Anyone who’s been to a wedding knows there’s nothing simple about the photographer’s job. This is doubly true for a wedding photojournalist, whose goal is not to just photograph the bride, the groom, and the family and friends present, but to capture the energy and the variety of emotion that surround the event. After all, it’s called a milestone for a reason.
One of the best compositional strategies for a photojournalist is to focus on images with depth. Deep photos, like any good wedding cake, are made up of multiple layers of people, objects and emotions that provide for compelling photographs and, for those involved, lifetime memories. A photograph with depth is complex--it shows and it tells the story. And as with many great images, it takes a little bit of luck and a lot of skill.
GO BEYOND THE ORDINARY
To get a shot with complexity, it takes perseverance and a heightened awareness. By nature, photojournalists reject the notion of “what you see is what you get”; knowing that there are many creative ways to approach the scene unfolding in front of them. The danger in grabbing that one great emotional shot, however, is that there can then be a tendency to let off the gas. A pro knows better, though -- constantly scanning the action and preparing for the bigger emotion lurking right around the corner.
Good examples of this can often be found in the bride’s prep room. A quiet soulful look coming across a bride’s face can convey the levity of the moment about to wash over her. This alone makes for some very poignant imagery. But if you foolishly start filling out your “photo of the year” application right then, you’ll miss the bride’s sister break into tears as they suddenly fall toward each other in an embrace.
One expert method for getting your coverage in these impromptu situations is to pull down multiple shots of the moment, as if you were at a sporting event. If you framed the composition well, you will often find a beautiful progression between your first and last photos in the series, usually ending with a rich, deeply complex image.
This is a strategy employed by several WPJA members, as a way to capture the subtleties of the day along with the big displays of emotion. By taking multiple shots of the same moment, you can construct the scene in your head while still shooting; perfecting the layers and finding angles and crowd reactions that will add much more depth and meaning to the narrative.
Staying with a moment and seeing it through clearly requires not only skill in composing an image, but patience. And plenty of it.
Some photojournalists are dedicated to capturing those definitive shots, even if it means patiently waiting for a great moment to repeat itself. And don’t forget about the serious influence of momentum. Are you documenting that moment on the upswing or on the downswing? That can make a difference. Many WPJA members suggest that you never stop shooting until the moment is done and you’ve put a fork in it.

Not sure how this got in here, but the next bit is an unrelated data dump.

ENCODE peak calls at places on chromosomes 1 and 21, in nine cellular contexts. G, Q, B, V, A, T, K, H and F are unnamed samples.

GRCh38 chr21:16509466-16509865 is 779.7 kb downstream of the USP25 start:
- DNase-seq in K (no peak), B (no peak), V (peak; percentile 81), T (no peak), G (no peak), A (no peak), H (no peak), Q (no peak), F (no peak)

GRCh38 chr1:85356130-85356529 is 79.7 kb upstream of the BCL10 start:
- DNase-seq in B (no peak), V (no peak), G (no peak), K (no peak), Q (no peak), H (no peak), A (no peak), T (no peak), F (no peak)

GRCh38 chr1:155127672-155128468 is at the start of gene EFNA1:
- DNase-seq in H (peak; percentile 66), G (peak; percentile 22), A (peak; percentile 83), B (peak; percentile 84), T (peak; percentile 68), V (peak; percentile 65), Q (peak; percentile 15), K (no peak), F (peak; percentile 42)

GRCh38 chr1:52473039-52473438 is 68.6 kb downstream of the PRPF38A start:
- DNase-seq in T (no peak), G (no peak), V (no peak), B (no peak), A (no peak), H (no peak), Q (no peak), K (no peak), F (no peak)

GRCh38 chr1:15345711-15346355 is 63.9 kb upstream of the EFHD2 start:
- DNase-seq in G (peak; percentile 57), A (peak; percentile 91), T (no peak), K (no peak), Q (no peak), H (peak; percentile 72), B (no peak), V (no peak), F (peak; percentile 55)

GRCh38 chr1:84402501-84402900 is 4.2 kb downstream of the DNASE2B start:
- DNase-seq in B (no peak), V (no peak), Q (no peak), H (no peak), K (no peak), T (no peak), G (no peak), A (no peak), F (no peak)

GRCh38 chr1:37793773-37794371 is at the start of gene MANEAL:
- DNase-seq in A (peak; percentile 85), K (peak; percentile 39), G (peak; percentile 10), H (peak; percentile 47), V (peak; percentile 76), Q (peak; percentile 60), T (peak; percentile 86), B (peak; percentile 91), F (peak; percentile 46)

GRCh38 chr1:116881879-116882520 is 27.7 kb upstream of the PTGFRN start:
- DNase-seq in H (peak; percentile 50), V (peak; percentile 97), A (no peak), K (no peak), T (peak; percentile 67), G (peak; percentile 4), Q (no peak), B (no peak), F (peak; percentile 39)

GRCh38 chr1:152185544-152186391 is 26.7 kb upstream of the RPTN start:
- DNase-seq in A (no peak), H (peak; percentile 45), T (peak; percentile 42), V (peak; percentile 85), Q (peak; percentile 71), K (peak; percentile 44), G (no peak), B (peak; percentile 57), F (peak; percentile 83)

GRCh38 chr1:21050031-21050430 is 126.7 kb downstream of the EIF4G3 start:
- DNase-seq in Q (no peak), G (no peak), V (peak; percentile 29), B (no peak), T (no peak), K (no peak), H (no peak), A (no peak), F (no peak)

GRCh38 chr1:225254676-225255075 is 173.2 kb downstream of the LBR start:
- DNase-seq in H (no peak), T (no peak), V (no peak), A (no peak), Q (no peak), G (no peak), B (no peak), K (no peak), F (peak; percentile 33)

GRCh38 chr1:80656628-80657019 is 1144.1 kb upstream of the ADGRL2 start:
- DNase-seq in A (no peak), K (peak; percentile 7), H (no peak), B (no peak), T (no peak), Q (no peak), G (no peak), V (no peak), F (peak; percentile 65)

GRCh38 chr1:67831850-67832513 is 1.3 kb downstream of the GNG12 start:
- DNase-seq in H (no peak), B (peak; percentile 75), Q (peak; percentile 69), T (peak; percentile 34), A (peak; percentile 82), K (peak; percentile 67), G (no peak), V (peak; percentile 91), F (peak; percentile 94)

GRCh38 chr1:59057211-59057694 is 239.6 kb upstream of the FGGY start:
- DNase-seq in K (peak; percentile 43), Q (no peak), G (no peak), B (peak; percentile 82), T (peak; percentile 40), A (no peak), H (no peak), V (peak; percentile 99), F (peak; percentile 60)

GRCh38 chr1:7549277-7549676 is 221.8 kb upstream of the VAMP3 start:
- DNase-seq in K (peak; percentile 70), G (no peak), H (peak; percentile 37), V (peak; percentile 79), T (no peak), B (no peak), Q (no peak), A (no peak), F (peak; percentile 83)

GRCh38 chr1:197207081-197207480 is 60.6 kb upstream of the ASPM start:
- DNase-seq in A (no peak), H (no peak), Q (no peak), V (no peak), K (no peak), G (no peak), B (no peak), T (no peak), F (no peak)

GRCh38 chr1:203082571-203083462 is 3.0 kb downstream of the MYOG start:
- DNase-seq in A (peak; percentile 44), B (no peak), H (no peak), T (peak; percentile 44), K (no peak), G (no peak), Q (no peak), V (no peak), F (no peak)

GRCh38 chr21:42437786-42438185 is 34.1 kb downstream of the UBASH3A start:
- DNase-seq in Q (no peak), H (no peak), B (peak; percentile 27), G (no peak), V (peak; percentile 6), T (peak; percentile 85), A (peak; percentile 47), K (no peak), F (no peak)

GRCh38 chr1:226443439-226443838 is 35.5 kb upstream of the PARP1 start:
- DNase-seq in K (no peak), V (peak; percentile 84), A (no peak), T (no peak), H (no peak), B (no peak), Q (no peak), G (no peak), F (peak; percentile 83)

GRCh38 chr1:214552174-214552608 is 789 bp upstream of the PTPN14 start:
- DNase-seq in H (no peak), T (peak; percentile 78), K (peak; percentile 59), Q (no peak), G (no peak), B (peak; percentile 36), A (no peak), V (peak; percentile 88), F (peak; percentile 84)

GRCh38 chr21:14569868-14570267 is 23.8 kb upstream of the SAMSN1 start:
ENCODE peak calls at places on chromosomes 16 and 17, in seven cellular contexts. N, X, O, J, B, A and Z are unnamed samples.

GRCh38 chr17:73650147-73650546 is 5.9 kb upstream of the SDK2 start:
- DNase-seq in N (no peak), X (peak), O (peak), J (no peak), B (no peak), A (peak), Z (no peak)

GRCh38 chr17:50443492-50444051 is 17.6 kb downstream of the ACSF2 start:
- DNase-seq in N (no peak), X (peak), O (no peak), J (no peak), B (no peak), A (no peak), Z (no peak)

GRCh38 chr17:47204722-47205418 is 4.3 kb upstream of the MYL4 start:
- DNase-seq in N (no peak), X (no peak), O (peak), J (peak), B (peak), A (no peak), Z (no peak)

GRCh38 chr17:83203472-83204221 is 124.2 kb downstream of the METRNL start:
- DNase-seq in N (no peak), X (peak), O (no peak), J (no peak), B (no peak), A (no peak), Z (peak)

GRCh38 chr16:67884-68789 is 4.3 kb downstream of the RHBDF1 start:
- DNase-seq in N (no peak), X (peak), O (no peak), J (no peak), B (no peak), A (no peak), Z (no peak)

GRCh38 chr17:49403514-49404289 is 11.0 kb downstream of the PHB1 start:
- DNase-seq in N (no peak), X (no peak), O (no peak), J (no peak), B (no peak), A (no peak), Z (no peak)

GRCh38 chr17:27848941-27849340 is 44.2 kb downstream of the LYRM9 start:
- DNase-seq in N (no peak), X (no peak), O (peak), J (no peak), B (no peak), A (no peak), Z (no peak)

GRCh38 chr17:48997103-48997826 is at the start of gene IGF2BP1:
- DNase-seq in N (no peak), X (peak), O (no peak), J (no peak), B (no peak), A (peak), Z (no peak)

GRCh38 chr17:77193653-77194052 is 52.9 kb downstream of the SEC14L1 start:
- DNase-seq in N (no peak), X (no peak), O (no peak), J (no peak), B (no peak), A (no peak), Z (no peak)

One of the Holy Grails for a wedding photojournalist is a photo with multiple layers of actions and reactions all happening at the same time. This elusive prize can often be seen lurking at the reception, where an aggregate of personalities and emotions come together in a highly-charged atmosphere. A split second’s mixture of joy, shock and even a little confusion can make for an incredibly rich image with endless storytelling qualities.
Candid displays of feelings are fertile ground for impactful imagery, but it is almost always an exercise in patience and fortitude. The well-prepared and forward-thinking photographer has no trouble hunting these opportunities down and jumping into action when the time is right.
KNOW YOUR SUBJECTS
Awareness and familiarity with your clients is essential to taking a more complex photograph. The depth is not just in the image, but also in your understanding as a wedding photojournalist of the emotions involved.
The more you are tuned in to the bride and groom and the myriad of complex relations in that room, the better you will be at finding those organic compositions and then layering interesting people and backgrounds into your photos. This sort of emphatic approach to your work will result in stronger images with much deeper context and meaning.
When you see photos with two different sets of emotions going on, usually framed in a foreground/background setup, it immediately draws in your eye. The incongruence of one guest cheerfully laughing while another cries mere feet away is a visual feast of information, and we instinctively want to know the story behind it.
And that story, when applied to the photographer’s canvas with expert tools and skillful framing, will enjoy a long shelf life of appreciation. Your solid connection to the people on that day will shine through in your photos as strongly as the subjects and their unbridled emotions.
A photojournalist is driven by the need to find the meaning behind the moment. Through actions, reactions and relationships, the photographer’s end game is to fully engage the viewer; to have him linger just that little bit longer on the photo. Quite literally, it's this skill to perceive beyond the surface, to the deeper story, that makes an eye for depth and complex composition so valuable to the wedding photojournalist's work.